ISSN 2330-717X

Libya: Call To Stop Arbitrary Arrests Of Black Africans


The de facto authorities in Tripoli, the National Transitional Council (NTC), should stop the arbitrary arrests and abuse of African migrant workers and black Libyans assumed to be mercenaries, Human Rights Watch said. They should release those detained as mercenaries solely due to their dark skin color, Human Rights Watch said, and provide prompt judicial review to any for whom there is evidence of criminal activity.

Both the NTC and those who are supporting it need to prioritize setting up a justice system capable of providing such review of detainees as quickly as possible.

The NTC should also implement its stated commitment to human rights by ensuring the security of tens of thousands of migrant workers from sub-Saharan Africa, who face harassment and violence from both armed rebel fighters and Libyan citizens who accuse them of having fought as mercenaries for Gaddafi, Human Rights Watch said.

“It’s a dangerous time to be dark-skinned in Tripoli,” said Sarah Leah Whitson, Middle East and North Africa director at Human Rights Watch. “The NTC should stop arresting African migrants and black Libyans unless it has concrete evidence of criminal activity. It should also take immediate steps to protect them from violence and abuse.”

Mass Arrests, Fear of Mercenaries
Over the past week security forces newly operating in neighborhoods around the capital, staffed mostly by armed young men, have conducted mass arrests of migrant workers from other African countries such as Chad, Sudan, Niger, and Mali, holding them in makeshift detention facilities, including a school and a soccer club. Human Rights Watch visited two such facilities and one prison, where the majority of African detainees interviewed claimed to be migrant workers detained simply because of their nationality and that they were not pro-Gaddafi mercenaries. Prior to the uprising, between 1 and 2 million African migrant workers were in Libya.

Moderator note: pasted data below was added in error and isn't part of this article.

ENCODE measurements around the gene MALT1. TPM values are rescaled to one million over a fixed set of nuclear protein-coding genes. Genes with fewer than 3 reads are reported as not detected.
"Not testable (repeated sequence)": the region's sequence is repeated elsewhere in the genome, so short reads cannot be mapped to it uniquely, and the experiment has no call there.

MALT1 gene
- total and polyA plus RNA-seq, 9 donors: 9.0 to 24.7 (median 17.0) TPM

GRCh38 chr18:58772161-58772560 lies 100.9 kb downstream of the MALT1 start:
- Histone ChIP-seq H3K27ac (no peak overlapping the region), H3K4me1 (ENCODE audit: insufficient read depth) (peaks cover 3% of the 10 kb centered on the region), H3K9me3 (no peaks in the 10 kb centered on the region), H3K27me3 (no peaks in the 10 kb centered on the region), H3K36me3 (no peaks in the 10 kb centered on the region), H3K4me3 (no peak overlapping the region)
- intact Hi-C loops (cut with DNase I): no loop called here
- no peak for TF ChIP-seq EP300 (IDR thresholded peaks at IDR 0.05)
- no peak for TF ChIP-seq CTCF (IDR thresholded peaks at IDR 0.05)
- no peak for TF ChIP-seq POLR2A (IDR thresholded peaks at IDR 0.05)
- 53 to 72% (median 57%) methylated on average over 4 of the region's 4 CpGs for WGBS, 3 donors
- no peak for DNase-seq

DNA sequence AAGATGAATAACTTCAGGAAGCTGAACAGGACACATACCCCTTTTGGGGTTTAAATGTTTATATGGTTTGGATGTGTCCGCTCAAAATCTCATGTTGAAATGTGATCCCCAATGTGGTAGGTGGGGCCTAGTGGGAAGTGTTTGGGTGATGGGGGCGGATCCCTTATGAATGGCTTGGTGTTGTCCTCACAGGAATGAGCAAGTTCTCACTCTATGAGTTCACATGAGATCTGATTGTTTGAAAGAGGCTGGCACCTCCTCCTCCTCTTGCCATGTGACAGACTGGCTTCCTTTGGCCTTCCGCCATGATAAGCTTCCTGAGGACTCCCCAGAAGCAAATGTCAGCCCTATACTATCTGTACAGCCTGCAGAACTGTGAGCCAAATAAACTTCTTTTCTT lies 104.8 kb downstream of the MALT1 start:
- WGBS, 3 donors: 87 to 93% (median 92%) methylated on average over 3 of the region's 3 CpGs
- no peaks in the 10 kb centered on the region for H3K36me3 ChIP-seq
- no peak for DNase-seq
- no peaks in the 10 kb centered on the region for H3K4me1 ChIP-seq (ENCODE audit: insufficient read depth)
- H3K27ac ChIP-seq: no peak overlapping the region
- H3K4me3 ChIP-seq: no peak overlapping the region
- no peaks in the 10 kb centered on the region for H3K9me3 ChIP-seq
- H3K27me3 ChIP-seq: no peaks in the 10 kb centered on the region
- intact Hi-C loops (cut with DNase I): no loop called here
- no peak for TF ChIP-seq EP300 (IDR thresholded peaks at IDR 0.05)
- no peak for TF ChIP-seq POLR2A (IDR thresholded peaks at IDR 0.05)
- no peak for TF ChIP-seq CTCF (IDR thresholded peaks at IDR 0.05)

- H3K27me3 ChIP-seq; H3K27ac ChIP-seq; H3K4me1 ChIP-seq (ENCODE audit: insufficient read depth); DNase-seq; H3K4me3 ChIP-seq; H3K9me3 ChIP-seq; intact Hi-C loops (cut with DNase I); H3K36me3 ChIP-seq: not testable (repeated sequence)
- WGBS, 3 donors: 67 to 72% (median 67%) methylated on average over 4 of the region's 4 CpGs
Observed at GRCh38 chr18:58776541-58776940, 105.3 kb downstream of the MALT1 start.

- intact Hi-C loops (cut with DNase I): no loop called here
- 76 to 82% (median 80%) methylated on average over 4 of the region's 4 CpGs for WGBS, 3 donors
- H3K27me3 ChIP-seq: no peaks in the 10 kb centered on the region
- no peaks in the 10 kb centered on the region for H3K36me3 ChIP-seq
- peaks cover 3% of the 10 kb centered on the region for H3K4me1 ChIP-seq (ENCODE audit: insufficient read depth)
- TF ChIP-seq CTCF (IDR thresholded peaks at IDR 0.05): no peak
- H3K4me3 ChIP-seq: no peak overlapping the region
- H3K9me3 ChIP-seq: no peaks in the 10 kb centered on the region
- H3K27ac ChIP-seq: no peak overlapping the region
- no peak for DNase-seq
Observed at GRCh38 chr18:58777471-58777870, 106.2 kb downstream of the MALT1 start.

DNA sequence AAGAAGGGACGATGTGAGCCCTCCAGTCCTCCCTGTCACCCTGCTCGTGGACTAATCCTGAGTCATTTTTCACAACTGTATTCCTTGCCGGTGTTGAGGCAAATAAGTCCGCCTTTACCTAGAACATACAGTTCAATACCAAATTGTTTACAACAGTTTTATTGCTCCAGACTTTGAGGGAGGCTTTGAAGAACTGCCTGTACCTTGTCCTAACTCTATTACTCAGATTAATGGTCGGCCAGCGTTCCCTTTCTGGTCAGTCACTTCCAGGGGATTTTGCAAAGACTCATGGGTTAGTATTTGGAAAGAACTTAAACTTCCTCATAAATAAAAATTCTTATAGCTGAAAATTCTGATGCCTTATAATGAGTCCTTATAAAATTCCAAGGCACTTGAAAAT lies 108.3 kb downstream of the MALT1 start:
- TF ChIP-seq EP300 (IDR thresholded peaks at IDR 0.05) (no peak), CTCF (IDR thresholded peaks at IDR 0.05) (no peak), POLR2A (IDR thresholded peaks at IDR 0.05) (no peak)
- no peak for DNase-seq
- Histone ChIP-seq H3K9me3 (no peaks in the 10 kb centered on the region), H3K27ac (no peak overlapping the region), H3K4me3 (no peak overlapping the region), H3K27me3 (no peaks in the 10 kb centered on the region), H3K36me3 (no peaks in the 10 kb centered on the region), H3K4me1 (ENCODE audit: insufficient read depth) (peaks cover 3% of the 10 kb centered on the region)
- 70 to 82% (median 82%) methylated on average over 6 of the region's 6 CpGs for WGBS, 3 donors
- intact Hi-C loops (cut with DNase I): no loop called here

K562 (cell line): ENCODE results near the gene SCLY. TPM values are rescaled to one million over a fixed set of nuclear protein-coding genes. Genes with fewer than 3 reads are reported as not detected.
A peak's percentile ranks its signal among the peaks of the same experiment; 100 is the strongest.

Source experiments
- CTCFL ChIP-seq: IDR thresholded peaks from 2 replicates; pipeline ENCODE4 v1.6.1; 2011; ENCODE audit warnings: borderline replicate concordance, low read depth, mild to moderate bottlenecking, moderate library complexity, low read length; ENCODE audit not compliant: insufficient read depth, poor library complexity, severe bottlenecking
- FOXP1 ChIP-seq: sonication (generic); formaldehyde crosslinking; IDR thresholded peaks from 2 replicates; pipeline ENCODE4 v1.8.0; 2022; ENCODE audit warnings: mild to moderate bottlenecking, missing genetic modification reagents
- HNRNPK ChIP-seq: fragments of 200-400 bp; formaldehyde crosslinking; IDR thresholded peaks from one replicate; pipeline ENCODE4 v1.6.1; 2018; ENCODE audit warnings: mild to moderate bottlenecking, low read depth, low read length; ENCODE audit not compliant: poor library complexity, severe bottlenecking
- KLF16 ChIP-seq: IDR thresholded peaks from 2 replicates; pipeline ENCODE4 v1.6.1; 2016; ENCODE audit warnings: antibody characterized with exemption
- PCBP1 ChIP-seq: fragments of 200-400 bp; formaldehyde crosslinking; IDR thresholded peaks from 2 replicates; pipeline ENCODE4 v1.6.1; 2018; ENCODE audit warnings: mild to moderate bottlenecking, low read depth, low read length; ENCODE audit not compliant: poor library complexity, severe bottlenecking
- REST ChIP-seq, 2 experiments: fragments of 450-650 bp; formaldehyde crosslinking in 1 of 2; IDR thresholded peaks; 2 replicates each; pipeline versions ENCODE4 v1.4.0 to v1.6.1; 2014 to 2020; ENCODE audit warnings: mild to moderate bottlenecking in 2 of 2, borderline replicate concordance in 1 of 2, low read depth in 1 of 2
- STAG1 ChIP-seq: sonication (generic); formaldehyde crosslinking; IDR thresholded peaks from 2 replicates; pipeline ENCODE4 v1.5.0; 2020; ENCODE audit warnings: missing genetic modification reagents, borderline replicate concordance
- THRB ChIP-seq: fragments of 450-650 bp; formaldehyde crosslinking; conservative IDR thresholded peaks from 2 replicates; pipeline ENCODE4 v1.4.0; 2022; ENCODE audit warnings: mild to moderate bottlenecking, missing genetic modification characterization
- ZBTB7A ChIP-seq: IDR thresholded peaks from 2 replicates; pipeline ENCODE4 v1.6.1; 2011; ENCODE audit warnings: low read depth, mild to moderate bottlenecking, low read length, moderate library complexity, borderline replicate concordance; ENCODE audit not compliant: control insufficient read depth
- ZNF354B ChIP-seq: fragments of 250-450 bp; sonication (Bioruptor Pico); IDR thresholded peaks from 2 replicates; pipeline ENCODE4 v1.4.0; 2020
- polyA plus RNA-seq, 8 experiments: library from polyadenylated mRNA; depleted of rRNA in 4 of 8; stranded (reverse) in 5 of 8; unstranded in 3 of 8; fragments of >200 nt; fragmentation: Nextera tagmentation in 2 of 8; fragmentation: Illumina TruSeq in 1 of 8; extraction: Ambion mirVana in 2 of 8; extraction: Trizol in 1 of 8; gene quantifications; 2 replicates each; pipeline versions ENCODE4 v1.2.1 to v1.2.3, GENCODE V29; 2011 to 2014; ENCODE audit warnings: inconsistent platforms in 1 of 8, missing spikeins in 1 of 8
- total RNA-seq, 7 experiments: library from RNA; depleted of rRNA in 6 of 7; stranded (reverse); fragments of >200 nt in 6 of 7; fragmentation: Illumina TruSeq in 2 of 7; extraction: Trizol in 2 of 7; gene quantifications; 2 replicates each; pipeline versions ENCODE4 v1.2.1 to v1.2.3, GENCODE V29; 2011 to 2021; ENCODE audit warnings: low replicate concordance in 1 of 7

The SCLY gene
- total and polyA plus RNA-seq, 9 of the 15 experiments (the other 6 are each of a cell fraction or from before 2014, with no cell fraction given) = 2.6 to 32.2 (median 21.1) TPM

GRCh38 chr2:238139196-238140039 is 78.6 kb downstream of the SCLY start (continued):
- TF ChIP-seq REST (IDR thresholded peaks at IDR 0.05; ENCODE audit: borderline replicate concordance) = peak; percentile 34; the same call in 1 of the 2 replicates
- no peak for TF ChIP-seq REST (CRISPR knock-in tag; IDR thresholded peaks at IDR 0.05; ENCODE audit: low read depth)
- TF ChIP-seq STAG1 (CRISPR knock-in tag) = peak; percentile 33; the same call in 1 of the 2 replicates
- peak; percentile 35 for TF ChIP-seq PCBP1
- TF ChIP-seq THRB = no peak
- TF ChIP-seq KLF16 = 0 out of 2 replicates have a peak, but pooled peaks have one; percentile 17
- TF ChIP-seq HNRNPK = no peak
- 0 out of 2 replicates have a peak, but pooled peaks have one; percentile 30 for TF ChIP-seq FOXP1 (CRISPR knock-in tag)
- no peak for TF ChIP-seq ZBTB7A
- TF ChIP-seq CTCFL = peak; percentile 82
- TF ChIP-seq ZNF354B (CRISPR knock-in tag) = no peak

Human Rights Watch has not found evidence of killings of Africans in Tripoli or systematic abuse of detainees, but the widespread arbitrary arrests and frequent abuse have created a grave sense of fear among the city’s African population, Human Rights Watch said.

The local authorities making these arrests say they will investigate the detainees’ claims and release them if officials determine they committed no crimes. Human Rights Watch called on the NTC to release immediately all those who were detained without evidence of unlawful activity. Human Rights Watch urged the NTC to ensure that those detained because of concrete evidence indicating they committed crimes receive as prompt a judicial review as possible.

In Tripoli Human Rights Watch has found evidence that the Gaddafi government recruited and used African mercenaries from Chad, Sudan, and other countries. Human Rights Watch researchers located a large base used by hundreds of mercenaries from other African countries since February 2011, who were recruited and commanded by the 32nd Brigade of Khamis Gaddafi.

“The NTC has legitimate concerns about unlawful mercenaries and violent activity, but it can’t simply arrest dark-skinned men just in case they think they might be mercenaries,” said Whitson. “African migrants have worked in Libya for many years, often carrying out the most unpleasant jobs, and this is no way to treat those who stayed put during the uprising.”

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